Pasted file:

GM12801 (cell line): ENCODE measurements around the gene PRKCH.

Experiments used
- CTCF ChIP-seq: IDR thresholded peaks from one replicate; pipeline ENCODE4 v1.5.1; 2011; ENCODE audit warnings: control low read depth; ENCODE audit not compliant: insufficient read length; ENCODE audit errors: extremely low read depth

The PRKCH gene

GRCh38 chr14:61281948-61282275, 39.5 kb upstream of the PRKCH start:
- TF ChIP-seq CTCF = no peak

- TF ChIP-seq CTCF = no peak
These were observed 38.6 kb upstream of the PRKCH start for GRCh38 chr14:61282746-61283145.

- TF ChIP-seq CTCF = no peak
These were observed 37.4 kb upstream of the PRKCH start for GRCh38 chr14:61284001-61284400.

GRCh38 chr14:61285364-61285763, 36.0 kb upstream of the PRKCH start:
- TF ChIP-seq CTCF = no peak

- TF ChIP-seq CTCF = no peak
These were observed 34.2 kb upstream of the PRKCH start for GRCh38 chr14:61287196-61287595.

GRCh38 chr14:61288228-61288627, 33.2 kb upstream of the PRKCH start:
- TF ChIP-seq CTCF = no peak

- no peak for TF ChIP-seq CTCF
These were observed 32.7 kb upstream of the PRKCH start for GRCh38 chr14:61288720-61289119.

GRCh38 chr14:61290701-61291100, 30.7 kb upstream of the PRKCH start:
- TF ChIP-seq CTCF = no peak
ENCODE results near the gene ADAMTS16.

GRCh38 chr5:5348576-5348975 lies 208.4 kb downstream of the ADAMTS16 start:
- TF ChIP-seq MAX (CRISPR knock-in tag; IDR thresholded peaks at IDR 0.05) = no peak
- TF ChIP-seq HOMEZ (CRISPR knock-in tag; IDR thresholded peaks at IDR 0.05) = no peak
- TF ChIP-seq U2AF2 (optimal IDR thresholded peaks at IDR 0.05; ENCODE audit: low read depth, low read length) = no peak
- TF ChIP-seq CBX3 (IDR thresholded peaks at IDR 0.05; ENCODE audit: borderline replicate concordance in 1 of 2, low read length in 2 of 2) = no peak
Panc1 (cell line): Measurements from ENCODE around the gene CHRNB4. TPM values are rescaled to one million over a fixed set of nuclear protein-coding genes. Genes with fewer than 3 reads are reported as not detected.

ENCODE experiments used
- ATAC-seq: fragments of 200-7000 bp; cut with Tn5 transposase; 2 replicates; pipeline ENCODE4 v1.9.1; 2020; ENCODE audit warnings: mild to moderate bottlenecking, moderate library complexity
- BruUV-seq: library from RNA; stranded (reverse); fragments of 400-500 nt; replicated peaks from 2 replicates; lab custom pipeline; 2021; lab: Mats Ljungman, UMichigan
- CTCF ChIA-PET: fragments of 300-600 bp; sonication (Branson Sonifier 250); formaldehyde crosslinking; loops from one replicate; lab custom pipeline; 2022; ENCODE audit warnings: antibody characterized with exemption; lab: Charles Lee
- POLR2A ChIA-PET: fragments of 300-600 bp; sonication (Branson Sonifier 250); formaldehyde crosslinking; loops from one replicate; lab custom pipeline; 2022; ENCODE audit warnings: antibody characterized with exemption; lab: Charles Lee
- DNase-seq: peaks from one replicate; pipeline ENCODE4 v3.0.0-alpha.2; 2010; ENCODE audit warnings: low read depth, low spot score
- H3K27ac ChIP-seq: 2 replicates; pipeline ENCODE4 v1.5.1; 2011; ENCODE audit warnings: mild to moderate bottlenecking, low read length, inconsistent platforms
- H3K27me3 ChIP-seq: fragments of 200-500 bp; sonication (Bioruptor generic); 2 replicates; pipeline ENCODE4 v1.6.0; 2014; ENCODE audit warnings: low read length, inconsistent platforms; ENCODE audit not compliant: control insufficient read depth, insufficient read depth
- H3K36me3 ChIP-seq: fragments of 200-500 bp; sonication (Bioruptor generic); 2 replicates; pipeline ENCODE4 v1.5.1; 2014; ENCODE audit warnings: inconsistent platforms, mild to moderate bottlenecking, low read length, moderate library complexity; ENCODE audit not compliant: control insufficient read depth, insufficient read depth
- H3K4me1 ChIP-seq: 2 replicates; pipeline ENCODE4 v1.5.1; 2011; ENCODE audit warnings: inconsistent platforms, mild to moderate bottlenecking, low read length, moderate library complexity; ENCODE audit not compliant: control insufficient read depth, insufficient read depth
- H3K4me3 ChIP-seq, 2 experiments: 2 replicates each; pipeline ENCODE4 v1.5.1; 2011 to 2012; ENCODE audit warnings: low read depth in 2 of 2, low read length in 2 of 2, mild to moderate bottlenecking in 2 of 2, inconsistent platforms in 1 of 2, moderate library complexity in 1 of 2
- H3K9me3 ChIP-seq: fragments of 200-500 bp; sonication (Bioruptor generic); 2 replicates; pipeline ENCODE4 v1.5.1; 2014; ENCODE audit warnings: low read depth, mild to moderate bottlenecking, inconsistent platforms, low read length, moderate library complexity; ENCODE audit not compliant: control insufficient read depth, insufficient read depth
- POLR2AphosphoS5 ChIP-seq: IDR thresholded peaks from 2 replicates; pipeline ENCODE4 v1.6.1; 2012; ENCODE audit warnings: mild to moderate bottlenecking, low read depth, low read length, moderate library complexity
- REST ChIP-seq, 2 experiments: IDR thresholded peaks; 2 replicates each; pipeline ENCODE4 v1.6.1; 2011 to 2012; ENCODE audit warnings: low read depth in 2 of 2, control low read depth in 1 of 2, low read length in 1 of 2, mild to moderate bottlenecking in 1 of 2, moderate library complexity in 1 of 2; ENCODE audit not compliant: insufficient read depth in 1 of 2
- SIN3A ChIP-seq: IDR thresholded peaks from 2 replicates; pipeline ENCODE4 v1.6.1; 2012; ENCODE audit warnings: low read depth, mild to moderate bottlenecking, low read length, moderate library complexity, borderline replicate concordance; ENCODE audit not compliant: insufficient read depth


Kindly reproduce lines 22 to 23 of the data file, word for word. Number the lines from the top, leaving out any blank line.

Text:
GRCh38 chr5:5348576-5348975 lies 208.4 kb downstream of the ADAMTS16 start:
- TF ChIP-seq MAX (CRISPR knock-in tag; IDR thresholded peaks at IDR 0.05) = no peak